Displaying 1 - 10 results of 88 for ""
Speed is a major contributing factor in fatal and serious crashes in the rural environment (35% of fatal and 28% of serious crashes in 2003).
In most cities and towns, the majority of crash black-spots occur at major intersections.
Interest in the application of macroscopic models for the description of improvements in traffic safety has increased since the early 1980s.
The research identified how the physical noise and vibration generated by traversing ATP roadmarkings was influenced by the properties of the roadmarkings, such as their height, width and pitch, as well as by other factors, such as vehicle speed.
This research, undertaken 2008–10, investigated the comparative safety of multi-lane roundabouts versus signalised intersections, pedestrian facilities, vertical deflection devices and visibility to the right.
Recommendations are presented for adjustments to the procedures used by Transit New Zealand for determining accident savings from road improvements for project evaluation.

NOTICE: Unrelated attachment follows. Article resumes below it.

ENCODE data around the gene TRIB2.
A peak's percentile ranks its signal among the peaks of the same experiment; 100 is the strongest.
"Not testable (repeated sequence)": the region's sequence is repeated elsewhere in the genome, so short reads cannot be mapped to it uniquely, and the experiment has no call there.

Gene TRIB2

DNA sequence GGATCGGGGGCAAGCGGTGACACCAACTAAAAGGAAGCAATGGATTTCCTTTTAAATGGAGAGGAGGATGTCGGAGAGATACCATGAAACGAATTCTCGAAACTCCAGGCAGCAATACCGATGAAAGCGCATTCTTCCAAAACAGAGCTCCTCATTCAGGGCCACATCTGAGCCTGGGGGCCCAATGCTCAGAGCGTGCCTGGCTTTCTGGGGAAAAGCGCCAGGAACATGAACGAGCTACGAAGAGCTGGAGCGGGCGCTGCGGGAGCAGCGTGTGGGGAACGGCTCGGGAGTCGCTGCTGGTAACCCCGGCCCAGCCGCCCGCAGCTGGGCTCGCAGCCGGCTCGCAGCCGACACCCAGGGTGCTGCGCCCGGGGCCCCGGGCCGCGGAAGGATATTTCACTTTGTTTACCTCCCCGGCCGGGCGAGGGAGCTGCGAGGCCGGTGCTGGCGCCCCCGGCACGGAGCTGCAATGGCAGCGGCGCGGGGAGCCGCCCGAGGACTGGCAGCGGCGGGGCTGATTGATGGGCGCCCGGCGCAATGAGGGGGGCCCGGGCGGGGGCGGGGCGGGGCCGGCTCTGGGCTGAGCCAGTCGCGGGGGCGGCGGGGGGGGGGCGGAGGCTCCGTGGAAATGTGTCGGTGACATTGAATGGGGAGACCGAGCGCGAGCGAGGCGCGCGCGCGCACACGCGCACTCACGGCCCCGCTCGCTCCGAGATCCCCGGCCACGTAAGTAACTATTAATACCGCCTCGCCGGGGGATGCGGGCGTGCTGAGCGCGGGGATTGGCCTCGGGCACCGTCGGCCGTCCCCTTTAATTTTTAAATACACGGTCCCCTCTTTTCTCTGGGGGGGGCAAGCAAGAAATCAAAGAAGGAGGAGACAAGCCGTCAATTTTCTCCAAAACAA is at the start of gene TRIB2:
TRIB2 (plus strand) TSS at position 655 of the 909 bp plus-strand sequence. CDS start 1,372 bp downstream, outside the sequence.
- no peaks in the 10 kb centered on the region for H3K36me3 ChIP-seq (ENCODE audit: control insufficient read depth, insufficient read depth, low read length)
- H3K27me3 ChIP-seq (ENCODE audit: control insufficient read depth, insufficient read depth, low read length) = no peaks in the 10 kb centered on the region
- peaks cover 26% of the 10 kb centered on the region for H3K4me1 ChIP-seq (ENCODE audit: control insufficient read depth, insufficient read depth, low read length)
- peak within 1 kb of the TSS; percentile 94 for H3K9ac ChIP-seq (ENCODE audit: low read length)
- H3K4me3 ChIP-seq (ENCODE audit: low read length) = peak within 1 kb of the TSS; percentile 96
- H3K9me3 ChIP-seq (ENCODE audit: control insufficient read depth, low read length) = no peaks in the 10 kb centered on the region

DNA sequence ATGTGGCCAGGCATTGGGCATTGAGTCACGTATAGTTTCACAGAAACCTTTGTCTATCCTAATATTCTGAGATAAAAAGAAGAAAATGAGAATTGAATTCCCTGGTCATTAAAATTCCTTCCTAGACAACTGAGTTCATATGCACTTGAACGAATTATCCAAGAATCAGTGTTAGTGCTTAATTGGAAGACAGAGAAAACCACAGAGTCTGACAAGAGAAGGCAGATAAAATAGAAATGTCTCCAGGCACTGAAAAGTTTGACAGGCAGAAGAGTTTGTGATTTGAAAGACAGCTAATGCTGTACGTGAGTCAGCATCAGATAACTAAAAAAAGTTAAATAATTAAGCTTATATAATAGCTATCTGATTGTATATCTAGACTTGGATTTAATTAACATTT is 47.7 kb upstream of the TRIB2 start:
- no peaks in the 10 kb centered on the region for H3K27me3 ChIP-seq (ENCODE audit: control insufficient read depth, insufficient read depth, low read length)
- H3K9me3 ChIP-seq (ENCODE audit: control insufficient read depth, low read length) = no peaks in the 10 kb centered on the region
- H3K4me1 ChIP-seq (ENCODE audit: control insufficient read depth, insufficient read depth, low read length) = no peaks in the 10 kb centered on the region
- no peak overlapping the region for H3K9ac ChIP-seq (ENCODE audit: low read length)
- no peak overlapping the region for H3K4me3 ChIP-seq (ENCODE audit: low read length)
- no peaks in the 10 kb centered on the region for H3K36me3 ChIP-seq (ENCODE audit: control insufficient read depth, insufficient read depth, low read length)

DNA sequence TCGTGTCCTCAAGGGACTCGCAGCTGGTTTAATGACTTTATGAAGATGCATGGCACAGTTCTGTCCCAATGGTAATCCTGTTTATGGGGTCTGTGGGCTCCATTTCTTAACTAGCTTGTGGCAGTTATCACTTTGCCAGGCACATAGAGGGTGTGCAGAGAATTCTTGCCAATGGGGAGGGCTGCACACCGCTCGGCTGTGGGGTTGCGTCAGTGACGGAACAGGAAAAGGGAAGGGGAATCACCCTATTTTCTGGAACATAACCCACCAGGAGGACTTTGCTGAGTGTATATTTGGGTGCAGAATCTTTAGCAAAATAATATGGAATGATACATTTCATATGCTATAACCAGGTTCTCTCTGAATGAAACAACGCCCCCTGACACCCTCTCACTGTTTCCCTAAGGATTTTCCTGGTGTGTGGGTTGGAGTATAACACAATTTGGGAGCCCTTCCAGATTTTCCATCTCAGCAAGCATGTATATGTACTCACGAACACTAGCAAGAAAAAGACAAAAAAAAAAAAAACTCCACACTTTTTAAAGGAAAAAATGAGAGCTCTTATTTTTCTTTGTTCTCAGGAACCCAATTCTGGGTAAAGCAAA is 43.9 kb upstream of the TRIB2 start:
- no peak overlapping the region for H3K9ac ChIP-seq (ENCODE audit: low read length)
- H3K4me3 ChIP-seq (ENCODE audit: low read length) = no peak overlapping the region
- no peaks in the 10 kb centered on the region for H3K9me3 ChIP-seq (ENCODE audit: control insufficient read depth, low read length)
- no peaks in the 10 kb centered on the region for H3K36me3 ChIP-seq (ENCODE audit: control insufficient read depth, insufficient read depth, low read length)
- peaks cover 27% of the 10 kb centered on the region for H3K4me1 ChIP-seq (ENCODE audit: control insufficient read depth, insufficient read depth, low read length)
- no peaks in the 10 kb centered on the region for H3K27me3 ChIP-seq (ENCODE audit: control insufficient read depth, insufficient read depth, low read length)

In this research project, the innovative 'hands-on' method, first developed by Walton and Thomas in 2005, was tested in its ability to evaluate the effects of improved road delineation on driver behaviour.
In the 21 years from 1987 to 2007 inclusive, 22 children were killed, 45 seriously injured and 91 received minor injuries when crossing the road to or from a school bus.
Detailed observations of air quality and local meteorology were conducted on either side of a stretch of the Auckland southern motorway, and in the surrounding residential neighbourhood.
The C-roundabout (cyclist roundabout) is a new multi-lane roundabout design (developed as part of a 2006 Land Transport NZ research project Improved multi-lane roundabout designs for cyclists) that aims to improve the safety of cyclists at multi-lane…